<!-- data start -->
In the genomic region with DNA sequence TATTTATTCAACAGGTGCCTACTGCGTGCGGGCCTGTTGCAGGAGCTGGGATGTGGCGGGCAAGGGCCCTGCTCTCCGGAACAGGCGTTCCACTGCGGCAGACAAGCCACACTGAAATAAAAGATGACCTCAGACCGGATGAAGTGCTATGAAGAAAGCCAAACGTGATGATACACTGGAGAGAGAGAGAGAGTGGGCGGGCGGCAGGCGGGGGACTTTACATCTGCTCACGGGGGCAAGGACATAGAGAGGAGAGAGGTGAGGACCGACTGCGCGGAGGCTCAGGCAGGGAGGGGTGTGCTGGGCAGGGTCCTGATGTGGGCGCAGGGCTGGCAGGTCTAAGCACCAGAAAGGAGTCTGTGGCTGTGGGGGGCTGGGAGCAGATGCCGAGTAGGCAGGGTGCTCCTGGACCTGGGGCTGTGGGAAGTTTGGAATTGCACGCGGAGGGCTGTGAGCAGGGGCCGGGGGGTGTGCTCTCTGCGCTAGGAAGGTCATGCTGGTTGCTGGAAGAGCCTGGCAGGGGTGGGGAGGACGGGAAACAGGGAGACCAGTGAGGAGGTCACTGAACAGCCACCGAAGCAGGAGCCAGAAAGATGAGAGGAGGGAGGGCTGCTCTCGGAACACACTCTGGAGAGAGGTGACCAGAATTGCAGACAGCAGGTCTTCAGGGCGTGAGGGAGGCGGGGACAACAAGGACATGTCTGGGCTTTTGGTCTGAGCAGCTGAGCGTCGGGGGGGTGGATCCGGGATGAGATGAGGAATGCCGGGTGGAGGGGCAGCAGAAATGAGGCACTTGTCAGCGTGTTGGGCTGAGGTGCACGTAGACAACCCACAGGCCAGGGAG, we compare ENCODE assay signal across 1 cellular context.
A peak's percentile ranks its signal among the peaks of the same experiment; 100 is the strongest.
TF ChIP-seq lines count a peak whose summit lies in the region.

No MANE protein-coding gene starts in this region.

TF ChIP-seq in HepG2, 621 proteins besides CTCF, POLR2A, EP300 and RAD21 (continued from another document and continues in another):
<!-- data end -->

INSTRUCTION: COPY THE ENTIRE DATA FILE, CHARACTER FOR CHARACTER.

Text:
In the genomic region with DNA sequence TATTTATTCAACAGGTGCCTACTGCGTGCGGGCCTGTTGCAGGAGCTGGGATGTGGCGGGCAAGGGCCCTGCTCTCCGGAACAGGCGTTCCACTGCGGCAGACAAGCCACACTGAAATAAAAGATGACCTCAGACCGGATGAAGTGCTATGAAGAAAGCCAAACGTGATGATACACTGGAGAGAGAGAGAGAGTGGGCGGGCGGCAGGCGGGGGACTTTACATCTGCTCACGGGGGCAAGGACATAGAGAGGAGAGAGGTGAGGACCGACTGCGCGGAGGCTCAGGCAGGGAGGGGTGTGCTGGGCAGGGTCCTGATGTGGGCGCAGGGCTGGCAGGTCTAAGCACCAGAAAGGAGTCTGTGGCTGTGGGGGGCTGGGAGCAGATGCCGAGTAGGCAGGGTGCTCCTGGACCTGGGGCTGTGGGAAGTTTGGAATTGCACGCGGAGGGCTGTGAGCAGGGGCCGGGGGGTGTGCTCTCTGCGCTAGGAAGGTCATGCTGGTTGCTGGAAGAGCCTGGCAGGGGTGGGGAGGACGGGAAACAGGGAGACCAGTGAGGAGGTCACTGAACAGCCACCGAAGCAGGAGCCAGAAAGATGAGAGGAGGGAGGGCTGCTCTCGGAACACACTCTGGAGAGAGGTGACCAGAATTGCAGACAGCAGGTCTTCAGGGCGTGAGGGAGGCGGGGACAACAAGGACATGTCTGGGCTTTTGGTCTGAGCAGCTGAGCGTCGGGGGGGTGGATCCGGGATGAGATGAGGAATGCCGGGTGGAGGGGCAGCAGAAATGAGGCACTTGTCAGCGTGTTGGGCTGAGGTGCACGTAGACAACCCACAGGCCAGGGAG, we compare ENCODE assay signal across 1 cellular context.
A peak's percentile ranks its signal among the peaks of the same experiment; 100 is the strongest.
TF ChIP-seq lines count a peak whose summit lies in the region.

No MANE protein-coding gene starts in this region.

TF ChIP-seq in HepG2, 621 proteins besides CTCF, POLR2A, EP300 and RAD21 (continued from another document and continues in another):